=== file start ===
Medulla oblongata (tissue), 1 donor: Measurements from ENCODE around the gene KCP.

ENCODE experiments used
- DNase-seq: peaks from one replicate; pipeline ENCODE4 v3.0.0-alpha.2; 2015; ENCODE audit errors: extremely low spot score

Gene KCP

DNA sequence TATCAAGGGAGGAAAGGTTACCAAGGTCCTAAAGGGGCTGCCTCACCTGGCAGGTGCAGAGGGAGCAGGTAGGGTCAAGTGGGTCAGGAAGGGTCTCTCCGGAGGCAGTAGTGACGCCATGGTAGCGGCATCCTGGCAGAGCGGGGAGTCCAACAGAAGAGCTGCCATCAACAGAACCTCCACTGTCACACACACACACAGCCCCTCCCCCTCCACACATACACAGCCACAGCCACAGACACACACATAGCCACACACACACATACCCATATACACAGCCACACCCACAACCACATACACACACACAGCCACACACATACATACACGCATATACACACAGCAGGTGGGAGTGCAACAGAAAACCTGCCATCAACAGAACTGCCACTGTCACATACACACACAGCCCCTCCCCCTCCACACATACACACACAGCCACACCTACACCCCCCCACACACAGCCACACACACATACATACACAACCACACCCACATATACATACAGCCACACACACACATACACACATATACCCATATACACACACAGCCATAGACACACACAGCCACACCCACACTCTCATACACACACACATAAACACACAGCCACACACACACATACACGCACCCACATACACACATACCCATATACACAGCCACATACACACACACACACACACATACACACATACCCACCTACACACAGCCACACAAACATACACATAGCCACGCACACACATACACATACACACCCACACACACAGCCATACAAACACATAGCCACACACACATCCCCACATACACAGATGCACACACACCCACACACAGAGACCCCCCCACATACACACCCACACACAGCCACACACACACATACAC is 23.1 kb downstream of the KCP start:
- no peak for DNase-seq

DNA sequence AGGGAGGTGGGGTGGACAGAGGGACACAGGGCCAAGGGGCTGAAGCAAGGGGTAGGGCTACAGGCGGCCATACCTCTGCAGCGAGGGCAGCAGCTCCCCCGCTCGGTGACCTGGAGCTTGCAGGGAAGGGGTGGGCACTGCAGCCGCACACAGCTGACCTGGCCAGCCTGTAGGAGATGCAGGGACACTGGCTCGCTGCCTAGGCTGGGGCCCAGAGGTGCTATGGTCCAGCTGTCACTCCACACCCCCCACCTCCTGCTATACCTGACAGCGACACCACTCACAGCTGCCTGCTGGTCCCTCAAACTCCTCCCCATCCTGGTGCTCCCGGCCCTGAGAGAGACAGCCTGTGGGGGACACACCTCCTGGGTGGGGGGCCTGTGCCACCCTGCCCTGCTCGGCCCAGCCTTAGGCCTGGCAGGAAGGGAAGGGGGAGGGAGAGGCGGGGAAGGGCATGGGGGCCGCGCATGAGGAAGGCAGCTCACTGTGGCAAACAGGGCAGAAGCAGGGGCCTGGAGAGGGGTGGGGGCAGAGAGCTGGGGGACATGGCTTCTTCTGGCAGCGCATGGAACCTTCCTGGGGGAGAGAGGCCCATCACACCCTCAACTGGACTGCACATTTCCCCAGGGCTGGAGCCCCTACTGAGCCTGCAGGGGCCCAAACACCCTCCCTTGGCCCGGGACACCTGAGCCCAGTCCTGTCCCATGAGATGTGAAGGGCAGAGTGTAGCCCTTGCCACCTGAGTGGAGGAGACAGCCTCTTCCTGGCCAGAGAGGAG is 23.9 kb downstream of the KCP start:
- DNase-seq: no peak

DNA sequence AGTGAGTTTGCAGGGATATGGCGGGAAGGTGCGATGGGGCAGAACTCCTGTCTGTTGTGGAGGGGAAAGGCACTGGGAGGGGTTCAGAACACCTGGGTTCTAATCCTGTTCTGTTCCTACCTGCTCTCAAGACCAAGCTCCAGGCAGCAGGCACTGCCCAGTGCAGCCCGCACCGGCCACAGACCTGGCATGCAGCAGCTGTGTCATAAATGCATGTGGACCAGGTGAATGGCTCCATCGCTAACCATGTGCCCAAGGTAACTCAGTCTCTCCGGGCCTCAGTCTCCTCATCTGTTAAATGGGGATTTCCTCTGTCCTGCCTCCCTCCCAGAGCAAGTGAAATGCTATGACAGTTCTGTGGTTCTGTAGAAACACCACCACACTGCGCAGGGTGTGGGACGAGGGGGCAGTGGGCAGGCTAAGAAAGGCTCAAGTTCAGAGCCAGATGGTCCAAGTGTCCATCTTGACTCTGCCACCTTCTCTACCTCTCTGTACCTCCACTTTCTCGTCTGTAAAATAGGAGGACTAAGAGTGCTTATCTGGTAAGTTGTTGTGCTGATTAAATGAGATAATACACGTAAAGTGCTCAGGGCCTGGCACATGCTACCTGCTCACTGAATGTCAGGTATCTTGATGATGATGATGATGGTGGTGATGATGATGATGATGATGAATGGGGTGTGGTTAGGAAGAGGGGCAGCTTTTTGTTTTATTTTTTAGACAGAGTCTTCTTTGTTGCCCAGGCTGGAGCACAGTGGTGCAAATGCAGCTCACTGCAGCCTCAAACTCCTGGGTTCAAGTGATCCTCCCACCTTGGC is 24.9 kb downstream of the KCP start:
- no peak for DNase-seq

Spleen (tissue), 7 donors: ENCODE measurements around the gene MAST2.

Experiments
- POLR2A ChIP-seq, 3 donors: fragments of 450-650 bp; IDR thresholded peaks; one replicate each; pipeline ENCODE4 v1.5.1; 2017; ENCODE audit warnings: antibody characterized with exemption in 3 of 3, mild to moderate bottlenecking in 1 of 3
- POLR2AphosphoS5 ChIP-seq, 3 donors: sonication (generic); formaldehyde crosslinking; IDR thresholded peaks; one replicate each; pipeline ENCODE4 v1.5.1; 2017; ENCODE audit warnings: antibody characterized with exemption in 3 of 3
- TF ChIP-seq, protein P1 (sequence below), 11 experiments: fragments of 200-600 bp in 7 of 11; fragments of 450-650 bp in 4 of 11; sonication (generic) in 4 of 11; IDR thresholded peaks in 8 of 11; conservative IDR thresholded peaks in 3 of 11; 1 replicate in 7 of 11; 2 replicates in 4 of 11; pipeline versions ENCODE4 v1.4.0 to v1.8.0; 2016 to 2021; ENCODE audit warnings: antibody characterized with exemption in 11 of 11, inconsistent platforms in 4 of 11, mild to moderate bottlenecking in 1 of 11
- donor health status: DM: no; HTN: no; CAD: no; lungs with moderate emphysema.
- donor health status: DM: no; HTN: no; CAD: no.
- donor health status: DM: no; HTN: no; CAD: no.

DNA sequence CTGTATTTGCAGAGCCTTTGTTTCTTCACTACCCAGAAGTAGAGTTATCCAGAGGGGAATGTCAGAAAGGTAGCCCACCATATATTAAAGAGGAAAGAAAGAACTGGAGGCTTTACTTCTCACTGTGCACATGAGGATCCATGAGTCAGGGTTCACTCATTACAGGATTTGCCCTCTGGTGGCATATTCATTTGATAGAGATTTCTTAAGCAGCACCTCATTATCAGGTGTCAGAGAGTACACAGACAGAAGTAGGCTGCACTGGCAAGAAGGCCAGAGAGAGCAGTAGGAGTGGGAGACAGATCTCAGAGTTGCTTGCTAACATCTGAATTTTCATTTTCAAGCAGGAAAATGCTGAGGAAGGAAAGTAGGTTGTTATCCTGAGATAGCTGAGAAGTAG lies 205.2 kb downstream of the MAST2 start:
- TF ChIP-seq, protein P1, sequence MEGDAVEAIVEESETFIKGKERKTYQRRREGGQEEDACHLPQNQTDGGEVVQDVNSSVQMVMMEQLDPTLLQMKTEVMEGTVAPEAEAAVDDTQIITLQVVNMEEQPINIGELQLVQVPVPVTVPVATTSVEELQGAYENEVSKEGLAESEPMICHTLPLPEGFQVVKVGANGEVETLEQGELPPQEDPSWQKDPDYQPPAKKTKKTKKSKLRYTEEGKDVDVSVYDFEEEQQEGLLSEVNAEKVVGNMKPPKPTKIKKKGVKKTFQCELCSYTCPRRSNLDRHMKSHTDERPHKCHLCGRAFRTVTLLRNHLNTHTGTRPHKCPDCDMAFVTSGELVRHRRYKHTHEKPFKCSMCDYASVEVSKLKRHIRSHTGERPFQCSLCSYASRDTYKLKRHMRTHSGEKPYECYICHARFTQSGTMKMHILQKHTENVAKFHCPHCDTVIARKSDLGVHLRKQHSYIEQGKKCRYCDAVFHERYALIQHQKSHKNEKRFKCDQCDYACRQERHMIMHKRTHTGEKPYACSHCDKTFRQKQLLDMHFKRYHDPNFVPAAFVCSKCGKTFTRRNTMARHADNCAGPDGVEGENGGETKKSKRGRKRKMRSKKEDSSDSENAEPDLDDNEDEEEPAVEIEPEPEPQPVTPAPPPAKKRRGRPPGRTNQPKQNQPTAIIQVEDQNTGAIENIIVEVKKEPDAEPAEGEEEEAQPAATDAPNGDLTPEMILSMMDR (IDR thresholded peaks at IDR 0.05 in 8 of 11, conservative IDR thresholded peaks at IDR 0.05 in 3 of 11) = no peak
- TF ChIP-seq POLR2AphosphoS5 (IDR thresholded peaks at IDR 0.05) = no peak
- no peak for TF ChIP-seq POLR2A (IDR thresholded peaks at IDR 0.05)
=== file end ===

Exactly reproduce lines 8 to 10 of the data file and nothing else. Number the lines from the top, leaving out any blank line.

- DNase-seq: no peak

DNA sequence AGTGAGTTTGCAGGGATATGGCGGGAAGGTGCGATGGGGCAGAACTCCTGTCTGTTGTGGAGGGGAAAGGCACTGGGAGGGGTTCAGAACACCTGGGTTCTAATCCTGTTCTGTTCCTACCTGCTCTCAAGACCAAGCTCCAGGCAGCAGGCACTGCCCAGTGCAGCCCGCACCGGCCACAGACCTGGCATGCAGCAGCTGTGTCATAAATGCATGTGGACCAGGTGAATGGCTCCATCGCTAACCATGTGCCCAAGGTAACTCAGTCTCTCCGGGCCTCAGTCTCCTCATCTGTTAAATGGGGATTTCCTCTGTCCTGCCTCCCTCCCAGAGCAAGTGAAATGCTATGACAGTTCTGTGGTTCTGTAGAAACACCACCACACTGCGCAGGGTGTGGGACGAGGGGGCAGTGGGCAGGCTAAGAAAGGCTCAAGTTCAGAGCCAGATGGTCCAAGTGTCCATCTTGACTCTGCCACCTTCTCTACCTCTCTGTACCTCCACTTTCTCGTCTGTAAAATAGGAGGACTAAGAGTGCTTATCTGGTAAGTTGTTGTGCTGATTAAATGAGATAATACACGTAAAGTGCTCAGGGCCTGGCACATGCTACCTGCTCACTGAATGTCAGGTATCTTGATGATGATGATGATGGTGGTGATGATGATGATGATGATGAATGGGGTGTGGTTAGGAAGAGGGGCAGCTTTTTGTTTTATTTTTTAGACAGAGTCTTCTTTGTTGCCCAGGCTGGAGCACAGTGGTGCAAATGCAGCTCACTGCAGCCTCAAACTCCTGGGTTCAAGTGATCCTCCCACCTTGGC is 24.9 kb downstream of the KCP start:
- no peak for DNase-seq